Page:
Museum Hours

Jem Cohen’s “Museum Hours” is a contemplative, leisurely look at the world of art as a parallel to ours. A loose narrative pulls together the director’s musings on the correspondence between the two. The story, such as it is, introduces us to a Canadian woman (singer Mary Margaret O’Hara) who travels to Vienna to visit a cousin she hasn’t seen in years and who has fallen in a deep coma with little chance of recovery. For someone with scant financial means and who doesn’t know anyone in the Austrian capital, spending time at the Kunsthistorisches Museum helps while away the hours between visits at the hospital. There she finds an unlikely connection with another lonely soul, Johann (Bobby Sommer), a guard at the museum, who helps her find her way in the city, talks to doctors at the hospital as she speaks no German and, on his days off, takes her round a Vienna of immigrant cafes, underwater grottos, and bland neighborhoods, far from the tourist-heavy tracks. A friendship—or a kinship—of sorts starts between them, with the unspoken awareness of the tenuous and temporary nature of the bond.

Although filled with treasures—works by Rembrandt, Bruegel and others—the museum, not one where crowds have to stretch their necks in order to see a famous painting, is quiet and stately. Through Johann, a rock musician in his youth and a museum guard for six years, the director contemplates the nature of art and its ramifications on viewers. Regarding Bruegel particularly, he gives a voice to a docent doing a guided tour. Enraptured with the artist, she defines the sixteenth-century master’s unique place in the pantheon of major artists through his vision of the peasantry he depicts.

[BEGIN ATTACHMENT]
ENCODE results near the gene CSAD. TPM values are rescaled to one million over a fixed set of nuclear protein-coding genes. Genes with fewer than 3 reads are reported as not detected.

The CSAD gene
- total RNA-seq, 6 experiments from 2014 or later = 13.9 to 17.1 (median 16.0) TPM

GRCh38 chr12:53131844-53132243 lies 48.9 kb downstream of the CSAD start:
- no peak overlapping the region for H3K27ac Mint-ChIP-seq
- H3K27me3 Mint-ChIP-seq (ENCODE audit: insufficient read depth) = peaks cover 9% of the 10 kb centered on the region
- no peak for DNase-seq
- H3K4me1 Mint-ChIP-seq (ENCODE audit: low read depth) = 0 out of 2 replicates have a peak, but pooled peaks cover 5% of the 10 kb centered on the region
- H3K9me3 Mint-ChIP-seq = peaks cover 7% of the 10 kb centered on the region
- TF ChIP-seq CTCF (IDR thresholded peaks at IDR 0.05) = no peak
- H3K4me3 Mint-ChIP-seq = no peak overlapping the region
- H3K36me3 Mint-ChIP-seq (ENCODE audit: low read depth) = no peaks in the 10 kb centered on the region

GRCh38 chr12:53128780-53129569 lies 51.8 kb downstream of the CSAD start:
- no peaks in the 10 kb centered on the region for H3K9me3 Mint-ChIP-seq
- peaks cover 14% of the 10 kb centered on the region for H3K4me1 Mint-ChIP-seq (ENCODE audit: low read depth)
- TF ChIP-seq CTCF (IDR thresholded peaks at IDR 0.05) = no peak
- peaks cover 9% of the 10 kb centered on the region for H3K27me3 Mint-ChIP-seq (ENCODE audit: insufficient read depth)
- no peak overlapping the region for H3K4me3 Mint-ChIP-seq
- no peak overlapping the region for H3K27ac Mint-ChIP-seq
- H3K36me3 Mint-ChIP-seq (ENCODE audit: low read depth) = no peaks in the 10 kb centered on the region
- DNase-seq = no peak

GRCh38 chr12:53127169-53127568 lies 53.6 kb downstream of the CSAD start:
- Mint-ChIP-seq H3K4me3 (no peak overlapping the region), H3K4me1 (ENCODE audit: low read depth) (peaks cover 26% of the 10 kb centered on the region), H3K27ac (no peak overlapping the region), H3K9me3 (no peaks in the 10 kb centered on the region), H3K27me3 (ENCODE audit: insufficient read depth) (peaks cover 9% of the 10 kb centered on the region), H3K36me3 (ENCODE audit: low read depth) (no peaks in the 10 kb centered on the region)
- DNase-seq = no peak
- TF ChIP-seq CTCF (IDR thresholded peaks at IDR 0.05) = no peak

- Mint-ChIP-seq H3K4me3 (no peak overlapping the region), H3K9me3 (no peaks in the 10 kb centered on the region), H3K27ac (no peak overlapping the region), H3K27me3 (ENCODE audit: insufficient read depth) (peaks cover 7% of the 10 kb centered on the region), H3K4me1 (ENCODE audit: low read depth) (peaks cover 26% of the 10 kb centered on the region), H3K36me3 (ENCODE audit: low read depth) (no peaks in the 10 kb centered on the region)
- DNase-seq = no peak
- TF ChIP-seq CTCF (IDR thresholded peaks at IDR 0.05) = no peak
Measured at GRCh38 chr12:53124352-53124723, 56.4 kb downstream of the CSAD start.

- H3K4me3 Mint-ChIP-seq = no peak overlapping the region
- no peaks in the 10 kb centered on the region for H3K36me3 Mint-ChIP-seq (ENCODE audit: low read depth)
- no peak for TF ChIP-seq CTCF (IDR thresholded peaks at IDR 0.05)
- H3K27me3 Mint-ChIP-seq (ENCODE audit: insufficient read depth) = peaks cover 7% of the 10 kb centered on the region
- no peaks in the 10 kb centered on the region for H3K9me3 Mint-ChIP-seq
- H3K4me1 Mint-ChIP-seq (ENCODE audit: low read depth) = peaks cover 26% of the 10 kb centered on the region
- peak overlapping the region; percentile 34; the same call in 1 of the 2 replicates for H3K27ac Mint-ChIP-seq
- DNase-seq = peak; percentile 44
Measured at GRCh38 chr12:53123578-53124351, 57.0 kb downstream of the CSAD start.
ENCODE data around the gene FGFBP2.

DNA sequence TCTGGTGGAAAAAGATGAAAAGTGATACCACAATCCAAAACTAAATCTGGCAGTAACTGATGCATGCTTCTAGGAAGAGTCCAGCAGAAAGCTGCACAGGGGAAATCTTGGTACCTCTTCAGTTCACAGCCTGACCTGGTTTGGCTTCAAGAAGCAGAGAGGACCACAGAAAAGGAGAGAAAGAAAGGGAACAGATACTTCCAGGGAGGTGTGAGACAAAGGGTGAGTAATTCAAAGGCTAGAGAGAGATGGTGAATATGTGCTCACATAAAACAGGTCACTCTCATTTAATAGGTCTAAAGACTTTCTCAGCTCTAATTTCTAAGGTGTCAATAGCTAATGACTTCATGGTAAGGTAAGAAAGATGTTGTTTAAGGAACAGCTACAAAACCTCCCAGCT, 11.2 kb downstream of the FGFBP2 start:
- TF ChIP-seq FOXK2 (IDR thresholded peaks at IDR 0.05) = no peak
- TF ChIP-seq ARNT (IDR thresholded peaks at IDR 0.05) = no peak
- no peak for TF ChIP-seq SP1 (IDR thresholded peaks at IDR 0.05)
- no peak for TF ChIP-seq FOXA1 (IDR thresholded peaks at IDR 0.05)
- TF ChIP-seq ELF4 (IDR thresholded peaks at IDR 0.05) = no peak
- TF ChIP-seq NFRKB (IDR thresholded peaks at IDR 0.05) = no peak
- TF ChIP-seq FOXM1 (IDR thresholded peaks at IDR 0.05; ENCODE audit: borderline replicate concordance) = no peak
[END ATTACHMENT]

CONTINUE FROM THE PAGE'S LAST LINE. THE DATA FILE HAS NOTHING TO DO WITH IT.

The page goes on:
But more than the slight narrative, more than the reverence of time spent in these hushed halls, Jem Cohen’s camera takes us on a different track altogether which is the principle of seeing. How much do we actually see of the details in art as well as in the quotidian surrounding us? Sure, our eyes catch things, sweep over familiar sights without paying attention, are sometimes snagged by an unexpected object, a particular color combination, the unconventional form of a building, but what do we see? As much as the paintings and the ancient sculptures in the museum, we are shown the city outside in its barebones reality, a green glove or an empty beer can half-buried in the snow, the miserable debris of a flea market. Then there are the close-ups of faces on the metro, on the street, at a balcony, a youngster in a red hoodie, the tired expression of a homeless man—perhaps a reminder of the innumerable self-portraits of Rembrandt fascinated with the process of his own creeping age—an old woman climbing a steep lane and disappearing round the corner while red car tail lights bring to life the road below the overpass.

Cinema-wise, we may be too exposed to over-constructed stories zipping along on brutally loud sound tracks to be satisfied by “Museum Hours.” Meditation wise, on the other hand, it is fulfilling as few films in recent memory.